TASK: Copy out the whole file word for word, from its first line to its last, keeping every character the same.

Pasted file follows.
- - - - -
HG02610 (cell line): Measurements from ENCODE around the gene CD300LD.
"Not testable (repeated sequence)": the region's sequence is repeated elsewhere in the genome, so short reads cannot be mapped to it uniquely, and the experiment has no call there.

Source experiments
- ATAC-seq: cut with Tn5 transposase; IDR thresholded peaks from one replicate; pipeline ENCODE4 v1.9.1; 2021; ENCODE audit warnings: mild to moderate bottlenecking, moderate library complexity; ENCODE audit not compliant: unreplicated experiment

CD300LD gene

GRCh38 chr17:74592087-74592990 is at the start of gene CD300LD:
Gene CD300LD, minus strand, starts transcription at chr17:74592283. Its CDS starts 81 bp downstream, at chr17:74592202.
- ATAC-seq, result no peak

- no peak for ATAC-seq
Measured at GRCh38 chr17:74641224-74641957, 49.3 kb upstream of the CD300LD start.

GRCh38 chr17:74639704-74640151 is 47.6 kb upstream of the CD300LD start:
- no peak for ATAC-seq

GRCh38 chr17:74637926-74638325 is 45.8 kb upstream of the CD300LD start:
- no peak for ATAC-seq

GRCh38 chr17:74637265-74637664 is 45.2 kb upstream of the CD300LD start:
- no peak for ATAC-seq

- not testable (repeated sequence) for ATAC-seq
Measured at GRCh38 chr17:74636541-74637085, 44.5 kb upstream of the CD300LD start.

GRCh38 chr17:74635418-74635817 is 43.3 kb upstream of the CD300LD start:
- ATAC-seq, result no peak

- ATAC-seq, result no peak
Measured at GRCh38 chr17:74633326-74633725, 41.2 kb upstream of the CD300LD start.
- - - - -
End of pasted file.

HG02610 (cell line): Measurements from ENCODE around the gene CD300LD.
"Not testable (repeated sequence)": the region's sequence is repeated elsewhere in the genome, so short reads cannot be mapped to it uniquely, and the experiment has no call there.

Source experiments
- ATAC-seq: cut with Tn5 transposase; IDR thresholded peaks from one replicate; pipeline ENCODE4 v1.9.1; 2021; ENCODE audit warnings: mild to moderate bottlenecking, moderate library complexity; ENCODE audit not compliant: unreplicated experiment

CD300LD gene

GRCh38 chr17:74592087-74592990 is at the start of gene CD300LD:
Gene CD300LD, minus strand, starts transcription at chr17:74592283. Its CDS starts 81 bp downstream, at chr17:74592202.
- ATAC-seq, result no peak

- no peak for ATAC-seq
Measured at GRCh38 chr17:74641224-74641957, 49.3 kb upstream of the CD300LD start.

GRCh38 chr17:74639704-74640151 is 47.6 kb upstream of the CD300LD start:
- no peak for ATAC-seq

GRCh38 chr17:74637926-74638325 is 45.8 kb upstream of the CD300LD start:
- no peak for ATAC-seq

GRCh38 chr17:74637265-74637664 is 45.2 kb upstream of the CD300LD start:
- no peak for ATAC-seq

- not testable (repeated sequence) for ATAC-seq
Measured at GRCh38 chr17:74636541-74637085, 44.5 kb upstream of the CD300LD start.

GRCh38 chr17:74635418-74635817 is 43.3 kb upstream of the CD300LD start:
- ATAC-seq, result no peak

- ATAC-seq, result no peak
Measured at GRCh38 chr17:74633326-74633725, 41.2 kb upstream of the CD300LD start.